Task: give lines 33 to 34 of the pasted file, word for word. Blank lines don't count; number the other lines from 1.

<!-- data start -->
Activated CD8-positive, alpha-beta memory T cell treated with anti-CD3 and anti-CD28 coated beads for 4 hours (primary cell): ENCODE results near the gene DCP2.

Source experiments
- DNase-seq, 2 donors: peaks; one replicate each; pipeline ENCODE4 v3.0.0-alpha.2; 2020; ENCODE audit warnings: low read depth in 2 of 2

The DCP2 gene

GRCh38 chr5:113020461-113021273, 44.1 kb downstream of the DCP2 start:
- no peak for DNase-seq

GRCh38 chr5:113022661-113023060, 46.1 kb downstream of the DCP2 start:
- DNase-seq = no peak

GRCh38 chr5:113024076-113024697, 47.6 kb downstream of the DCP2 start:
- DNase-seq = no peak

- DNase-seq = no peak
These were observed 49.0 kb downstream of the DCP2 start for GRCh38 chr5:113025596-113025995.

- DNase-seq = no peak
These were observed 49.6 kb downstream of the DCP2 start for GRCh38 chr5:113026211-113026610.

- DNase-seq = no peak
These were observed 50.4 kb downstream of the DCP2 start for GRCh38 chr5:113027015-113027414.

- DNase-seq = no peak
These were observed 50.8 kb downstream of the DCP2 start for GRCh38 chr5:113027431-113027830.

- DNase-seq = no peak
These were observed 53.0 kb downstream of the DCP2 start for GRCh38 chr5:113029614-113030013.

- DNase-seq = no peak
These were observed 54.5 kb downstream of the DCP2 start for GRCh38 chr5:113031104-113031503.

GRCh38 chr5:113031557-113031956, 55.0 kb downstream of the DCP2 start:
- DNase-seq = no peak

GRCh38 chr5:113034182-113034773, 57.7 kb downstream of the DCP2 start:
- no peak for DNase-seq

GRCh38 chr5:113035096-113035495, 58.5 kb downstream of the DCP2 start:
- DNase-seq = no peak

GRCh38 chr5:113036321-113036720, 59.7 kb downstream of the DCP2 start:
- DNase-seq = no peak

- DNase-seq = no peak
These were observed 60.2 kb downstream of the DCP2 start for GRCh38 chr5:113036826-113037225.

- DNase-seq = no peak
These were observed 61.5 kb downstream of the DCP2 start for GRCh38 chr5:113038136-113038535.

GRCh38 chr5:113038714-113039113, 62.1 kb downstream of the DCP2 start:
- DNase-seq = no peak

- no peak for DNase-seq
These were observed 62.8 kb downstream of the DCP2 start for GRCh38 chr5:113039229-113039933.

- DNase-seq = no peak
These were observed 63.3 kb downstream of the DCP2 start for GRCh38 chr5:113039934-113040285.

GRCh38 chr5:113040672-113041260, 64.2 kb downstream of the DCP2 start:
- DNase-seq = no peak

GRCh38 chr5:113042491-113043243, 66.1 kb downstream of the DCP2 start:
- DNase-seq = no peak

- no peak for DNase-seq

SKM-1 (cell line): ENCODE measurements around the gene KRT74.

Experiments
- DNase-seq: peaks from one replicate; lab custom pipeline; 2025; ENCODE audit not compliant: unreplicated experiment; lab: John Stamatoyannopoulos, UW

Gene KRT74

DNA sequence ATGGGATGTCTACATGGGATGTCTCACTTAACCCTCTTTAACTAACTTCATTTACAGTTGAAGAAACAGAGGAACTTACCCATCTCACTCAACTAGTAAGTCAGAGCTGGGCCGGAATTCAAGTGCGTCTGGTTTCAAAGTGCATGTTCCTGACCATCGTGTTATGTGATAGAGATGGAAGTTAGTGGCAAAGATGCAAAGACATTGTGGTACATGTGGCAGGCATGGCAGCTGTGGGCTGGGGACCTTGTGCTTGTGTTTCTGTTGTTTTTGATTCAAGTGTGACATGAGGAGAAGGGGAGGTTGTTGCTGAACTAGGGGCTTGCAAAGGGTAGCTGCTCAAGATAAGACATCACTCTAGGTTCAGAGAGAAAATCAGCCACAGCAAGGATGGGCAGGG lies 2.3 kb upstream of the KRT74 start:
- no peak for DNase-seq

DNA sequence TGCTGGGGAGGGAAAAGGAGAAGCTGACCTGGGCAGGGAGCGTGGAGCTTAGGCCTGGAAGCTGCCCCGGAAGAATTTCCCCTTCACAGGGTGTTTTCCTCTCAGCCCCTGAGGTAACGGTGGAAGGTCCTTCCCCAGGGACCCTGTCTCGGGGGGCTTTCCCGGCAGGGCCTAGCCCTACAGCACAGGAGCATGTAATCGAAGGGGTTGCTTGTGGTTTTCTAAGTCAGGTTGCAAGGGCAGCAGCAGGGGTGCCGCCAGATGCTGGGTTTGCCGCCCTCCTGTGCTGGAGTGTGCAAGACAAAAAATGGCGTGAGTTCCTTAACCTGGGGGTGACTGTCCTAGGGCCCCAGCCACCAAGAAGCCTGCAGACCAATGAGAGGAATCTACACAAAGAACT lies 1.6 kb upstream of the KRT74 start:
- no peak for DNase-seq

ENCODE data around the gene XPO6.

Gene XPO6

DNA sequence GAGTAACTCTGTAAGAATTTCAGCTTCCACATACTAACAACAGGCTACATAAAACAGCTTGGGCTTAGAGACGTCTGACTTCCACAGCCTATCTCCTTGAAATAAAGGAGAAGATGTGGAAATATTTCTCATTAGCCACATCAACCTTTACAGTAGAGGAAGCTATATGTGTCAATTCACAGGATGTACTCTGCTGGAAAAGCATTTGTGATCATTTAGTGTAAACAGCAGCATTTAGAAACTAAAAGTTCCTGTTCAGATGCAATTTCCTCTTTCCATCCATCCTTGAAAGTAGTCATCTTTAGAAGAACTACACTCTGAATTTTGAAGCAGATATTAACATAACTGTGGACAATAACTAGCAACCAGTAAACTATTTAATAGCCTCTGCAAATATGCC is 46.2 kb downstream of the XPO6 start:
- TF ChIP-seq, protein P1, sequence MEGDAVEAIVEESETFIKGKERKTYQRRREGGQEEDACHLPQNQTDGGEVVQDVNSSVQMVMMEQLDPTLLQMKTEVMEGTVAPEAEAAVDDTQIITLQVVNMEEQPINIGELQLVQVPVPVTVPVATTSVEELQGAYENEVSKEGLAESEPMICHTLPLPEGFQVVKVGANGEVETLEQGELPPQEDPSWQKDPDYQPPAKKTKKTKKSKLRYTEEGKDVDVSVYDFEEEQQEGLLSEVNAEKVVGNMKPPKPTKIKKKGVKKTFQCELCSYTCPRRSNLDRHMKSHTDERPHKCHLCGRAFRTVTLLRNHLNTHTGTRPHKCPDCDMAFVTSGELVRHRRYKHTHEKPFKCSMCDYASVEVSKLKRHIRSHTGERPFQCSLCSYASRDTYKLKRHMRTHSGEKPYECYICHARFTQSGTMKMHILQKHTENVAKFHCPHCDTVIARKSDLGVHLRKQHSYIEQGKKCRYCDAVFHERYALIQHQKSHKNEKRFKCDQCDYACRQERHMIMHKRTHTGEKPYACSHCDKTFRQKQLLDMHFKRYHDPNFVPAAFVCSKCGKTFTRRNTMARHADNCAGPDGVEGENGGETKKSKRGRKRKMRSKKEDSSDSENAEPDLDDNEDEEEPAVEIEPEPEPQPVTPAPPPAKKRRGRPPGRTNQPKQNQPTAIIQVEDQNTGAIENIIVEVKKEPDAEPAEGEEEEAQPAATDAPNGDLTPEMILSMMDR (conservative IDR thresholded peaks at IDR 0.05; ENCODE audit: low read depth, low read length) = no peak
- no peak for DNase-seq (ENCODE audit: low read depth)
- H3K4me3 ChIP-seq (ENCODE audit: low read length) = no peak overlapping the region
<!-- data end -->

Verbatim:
- DNase-seq = no peak
These were observed 61.5 kb downstream of the DCP2 start for GRCh38 chr5:113038136-113038535.